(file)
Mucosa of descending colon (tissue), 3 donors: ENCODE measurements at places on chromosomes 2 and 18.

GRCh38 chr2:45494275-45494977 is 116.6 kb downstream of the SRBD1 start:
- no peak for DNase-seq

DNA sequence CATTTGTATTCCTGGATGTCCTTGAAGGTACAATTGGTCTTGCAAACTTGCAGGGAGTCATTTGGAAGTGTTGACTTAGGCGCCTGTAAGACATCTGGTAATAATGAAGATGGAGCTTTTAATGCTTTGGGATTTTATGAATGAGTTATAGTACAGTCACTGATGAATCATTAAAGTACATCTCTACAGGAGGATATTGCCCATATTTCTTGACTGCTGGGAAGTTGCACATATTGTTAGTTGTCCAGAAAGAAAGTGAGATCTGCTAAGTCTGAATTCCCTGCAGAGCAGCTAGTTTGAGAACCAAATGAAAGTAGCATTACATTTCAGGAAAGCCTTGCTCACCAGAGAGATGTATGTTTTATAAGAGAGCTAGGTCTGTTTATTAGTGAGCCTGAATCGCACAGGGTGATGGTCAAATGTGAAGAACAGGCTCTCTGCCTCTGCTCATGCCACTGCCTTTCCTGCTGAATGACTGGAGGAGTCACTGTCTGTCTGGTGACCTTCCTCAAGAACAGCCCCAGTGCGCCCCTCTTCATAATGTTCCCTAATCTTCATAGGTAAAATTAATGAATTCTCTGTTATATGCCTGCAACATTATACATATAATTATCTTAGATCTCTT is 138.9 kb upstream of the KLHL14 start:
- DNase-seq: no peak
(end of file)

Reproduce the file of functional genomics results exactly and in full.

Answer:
Mucosa of descending colon (tissue), 3 donors: ENCODE measurements at places on chromosomes 2 and 18.

GRCh38 chr2:45494275-45494977 is 116.6 kb downstream of the SRBD1 start:
- no peak for DNase-seq

DNA sequence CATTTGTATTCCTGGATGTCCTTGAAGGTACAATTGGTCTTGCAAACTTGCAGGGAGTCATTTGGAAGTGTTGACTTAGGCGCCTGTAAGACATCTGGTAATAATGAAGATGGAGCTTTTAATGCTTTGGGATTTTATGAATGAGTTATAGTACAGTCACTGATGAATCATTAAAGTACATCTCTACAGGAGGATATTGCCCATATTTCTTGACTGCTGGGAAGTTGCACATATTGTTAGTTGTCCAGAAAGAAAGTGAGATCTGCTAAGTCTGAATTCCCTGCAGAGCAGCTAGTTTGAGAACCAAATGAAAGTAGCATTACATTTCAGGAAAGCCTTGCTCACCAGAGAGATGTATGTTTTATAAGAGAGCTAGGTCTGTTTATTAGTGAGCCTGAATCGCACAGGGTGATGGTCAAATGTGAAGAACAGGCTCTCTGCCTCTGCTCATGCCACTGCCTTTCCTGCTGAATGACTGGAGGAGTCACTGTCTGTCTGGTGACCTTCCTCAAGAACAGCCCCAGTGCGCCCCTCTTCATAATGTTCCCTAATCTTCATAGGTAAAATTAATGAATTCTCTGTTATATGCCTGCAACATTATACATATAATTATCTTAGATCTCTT is 138.9 kb upstream of the KLHL14 start:
- DNase-seq: no peak